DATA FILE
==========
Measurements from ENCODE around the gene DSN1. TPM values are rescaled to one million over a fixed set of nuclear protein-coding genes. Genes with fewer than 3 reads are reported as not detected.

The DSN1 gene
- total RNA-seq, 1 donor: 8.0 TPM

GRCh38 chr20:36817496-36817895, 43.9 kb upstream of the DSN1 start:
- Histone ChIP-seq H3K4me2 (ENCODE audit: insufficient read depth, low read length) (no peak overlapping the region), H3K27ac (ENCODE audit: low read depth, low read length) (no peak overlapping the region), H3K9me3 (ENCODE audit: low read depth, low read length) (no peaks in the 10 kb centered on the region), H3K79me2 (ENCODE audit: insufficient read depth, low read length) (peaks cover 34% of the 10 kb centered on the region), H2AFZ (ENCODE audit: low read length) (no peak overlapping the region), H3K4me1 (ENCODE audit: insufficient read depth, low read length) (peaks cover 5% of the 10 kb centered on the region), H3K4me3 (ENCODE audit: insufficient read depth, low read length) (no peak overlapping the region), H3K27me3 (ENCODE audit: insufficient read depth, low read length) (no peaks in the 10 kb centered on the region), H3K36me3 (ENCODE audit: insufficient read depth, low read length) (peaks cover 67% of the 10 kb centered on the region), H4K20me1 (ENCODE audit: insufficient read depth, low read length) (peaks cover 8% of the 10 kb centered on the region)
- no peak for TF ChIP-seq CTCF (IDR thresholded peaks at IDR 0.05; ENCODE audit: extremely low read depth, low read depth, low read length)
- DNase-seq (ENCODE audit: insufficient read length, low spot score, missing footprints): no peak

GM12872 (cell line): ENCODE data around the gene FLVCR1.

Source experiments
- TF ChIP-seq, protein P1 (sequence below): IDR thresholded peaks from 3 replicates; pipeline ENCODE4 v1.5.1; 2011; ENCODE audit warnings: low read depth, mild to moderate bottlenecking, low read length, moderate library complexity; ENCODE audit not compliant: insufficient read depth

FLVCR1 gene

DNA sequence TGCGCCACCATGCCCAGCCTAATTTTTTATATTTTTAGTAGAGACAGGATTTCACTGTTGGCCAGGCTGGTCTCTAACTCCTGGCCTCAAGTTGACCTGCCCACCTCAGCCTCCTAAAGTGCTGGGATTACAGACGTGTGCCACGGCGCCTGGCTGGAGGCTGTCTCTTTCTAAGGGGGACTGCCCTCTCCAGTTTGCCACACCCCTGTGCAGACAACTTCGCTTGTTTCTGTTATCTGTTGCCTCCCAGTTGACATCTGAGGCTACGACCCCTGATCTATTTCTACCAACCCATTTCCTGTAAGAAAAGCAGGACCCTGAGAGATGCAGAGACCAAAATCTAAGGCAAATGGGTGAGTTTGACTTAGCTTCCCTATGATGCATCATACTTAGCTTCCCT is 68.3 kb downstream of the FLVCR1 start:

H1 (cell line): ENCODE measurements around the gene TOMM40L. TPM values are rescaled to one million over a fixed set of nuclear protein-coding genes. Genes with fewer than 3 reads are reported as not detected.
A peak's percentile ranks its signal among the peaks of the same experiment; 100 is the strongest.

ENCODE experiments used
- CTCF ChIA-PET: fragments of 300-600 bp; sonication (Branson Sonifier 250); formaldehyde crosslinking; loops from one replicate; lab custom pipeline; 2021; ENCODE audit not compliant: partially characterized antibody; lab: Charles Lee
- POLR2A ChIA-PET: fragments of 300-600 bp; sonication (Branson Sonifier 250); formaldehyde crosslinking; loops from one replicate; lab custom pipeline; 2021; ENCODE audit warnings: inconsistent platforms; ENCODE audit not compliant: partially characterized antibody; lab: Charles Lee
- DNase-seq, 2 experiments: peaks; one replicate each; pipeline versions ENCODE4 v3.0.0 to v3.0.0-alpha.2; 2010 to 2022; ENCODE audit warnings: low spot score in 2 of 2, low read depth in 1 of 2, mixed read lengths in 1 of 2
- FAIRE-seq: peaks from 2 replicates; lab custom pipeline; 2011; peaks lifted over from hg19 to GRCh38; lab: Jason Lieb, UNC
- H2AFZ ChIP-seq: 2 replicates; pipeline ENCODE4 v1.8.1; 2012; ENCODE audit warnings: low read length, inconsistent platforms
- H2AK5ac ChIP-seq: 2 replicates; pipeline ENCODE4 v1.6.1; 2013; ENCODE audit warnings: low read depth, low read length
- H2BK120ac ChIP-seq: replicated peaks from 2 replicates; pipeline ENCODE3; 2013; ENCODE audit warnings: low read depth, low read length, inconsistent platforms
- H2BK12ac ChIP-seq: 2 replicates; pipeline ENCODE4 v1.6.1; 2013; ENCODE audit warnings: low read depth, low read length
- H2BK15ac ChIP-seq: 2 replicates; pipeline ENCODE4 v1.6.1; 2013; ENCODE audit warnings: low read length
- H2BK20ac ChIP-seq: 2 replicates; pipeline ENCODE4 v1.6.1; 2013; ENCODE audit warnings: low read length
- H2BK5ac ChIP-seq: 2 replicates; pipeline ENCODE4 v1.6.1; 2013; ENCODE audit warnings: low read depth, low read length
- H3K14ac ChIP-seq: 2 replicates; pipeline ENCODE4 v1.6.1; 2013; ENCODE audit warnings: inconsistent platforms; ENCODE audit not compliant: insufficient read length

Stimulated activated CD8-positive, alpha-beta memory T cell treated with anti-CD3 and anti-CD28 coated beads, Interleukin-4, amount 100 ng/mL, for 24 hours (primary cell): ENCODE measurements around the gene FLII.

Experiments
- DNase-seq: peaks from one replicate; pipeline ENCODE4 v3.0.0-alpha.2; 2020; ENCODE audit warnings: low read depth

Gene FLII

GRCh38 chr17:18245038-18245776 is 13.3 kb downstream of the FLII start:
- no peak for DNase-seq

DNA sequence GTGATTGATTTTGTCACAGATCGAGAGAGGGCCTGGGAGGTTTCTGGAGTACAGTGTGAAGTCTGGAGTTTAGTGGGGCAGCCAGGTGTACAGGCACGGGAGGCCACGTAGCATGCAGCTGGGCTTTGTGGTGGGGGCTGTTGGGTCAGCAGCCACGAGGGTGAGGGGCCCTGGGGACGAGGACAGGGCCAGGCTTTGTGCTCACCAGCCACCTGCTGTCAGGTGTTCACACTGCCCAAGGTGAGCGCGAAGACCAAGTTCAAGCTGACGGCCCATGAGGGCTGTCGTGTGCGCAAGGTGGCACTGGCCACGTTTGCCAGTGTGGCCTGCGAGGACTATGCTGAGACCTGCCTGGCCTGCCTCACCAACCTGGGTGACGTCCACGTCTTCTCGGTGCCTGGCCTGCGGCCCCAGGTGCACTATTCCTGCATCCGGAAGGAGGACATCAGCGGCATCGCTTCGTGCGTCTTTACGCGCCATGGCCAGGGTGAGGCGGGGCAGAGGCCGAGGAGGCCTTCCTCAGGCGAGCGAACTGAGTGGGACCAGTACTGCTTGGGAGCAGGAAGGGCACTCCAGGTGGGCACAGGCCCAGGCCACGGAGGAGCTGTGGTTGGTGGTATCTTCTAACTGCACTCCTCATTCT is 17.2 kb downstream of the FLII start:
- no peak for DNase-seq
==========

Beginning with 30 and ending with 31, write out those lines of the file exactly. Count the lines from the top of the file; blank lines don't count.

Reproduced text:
- DNase-seq: peaks from one replicate; pipeline ENCODE4 v3.0.0-alpha.2; 2020; ENCODE audit warnings: low read depth

Gene FLII